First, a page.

Green belt being 'gobbled up' by unaffordable homes

6 August 2018, 09:05

Almost half a million homes are being planned on green belt land but more than three quarters of them will not be classed as affordable, the Campaign to Protect Rural England has warned.

The charity has criticised plans allowing previously protected land to be built on and has accused minsters of failing to protect the green belt.

Analysis by the CPRE shows that 72% of homes built on the green belt last year were not classed as affordable, and that 78% of the 459,000 properties in the planning stages also come up short.

Tom Fyans, director of campaigns and policy at CPRE, has accused developers of misleading the public over a perceived necessity to build on the green belt in order to meet increased demand for housing.

CPRE claims there is room on existing brownfield sites in England to build one million homes, and that local authorities across the country should not feel under pressure to allow development on the green belt.

Mr Fyans said: "We are being sold a lie by many developers. As they sell off and gobble up the green belt to build low density, unaffordable housing, young families go on struggling to afford a place to live.

"The affordable housing crisis must be addressed with increasing urgency, while acknowledging that far from providing the solution, building on the green belt only serves to entrench the issue.

"It is essential, if the green belt is to fulfil its main purposes and provide 30 million of us with access to the benefits of the countryside, that the redevelopment of brownfield land is prioritised, and green belt protection strengthened."

Around 13% of England has now been developed on, but government officials say the amount of green belt has actually increased by around 30,000 hectares over the last two decades.

There have been heavy restrictions on building on such land since the end of the Second World War.

"We are clear that building the homes our country needs does not mean tearing up our countryside," said a spokesman for the Ministry of Housing, Communities and Local Government.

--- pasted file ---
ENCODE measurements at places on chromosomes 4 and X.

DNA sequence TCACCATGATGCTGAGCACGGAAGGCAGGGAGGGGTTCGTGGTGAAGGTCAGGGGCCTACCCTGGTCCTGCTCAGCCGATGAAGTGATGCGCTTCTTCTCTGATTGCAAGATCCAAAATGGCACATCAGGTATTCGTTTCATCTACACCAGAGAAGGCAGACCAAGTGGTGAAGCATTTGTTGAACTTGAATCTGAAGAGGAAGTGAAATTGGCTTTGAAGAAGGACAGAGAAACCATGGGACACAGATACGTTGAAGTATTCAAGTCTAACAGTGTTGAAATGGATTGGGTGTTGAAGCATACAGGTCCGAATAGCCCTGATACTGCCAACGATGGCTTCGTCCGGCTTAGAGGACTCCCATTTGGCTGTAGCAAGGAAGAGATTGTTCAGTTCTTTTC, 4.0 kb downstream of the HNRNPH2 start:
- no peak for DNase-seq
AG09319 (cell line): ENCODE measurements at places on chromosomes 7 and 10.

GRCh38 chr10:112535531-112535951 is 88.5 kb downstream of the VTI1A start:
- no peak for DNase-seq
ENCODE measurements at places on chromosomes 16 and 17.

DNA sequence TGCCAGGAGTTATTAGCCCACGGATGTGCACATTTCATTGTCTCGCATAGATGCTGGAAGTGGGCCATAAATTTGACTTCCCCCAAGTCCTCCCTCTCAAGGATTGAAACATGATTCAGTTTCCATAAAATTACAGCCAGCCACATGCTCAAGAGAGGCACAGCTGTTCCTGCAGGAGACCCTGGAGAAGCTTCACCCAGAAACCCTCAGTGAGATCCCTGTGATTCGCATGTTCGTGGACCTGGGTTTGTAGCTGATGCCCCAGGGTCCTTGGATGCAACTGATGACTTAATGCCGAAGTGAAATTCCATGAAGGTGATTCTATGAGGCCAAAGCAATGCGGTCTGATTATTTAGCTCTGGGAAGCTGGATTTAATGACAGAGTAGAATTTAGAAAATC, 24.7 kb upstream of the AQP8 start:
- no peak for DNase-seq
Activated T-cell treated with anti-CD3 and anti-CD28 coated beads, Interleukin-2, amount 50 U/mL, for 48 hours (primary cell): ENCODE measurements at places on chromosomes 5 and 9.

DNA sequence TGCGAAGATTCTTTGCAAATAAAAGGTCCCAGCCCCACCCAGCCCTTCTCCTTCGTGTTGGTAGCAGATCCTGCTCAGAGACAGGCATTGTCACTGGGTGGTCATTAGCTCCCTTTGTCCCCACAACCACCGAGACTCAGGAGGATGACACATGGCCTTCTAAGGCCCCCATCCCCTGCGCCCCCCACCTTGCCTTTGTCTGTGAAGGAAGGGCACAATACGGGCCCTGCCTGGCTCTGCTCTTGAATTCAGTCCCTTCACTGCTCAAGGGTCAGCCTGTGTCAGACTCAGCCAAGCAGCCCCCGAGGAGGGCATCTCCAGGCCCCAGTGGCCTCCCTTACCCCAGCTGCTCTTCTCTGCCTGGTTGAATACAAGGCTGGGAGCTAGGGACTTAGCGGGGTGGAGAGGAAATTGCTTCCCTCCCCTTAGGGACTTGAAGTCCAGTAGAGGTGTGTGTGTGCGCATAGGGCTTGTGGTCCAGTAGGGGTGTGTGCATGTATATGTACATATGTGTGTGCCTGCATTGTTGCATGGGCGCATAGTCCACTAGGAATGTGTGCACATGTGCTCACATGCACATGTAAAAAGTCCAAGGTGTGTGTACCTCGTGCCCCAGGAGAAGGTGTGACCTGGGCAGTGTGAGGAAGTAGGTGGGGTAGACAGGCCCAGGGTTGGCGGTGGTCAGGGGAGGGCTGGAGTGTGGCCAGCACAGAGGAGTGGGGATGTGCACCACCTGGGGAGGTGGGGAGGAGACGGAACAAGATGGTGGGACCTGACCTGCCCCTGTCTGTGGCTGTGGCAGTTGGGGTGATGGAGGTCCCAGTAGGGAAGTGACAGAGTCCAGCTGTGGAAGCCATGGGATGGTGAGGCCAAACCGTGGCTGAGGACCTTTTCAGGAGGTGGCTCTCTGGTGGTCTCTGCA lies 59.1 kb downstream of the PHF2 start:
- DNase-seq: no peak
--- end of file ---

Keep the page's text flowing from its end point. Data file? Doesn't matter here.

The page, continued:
"Last year, the number of new homes built was the highest in a decade, and only 0.02% of the green belt was developed for residential use.

"We are adding more certainty to the planning system and our new planning rule book strengthens national protections for the green belt, and says that councils may only alter boundaries in exceptional circumstances once they have looked at all other options."

But with councils all over England under pressure to meet housing targets set out by the government, some are finding it difficult to resist approving plans to build on the green belt.

It is more expensive for developers to build on brownfield sites as the land needs to be cleared before it can be reused.

Last week, there were a string of departures at a council in Kent over an internal party dispute over whether development on the green belt should be allowed.

Ten Conservatives left the local wing of the party in Gravesham to start a new group after being told they would not be selected for the 2019 election, amid mounting tension over the issue of green belt development.

It is a similar situation in Hillingdon in London, where CPRE reports that more than 25% of homes built between 2013 and 2017 went up on the green belt, despite having enough suitable brownfield land to build 4,200 homes by 2023.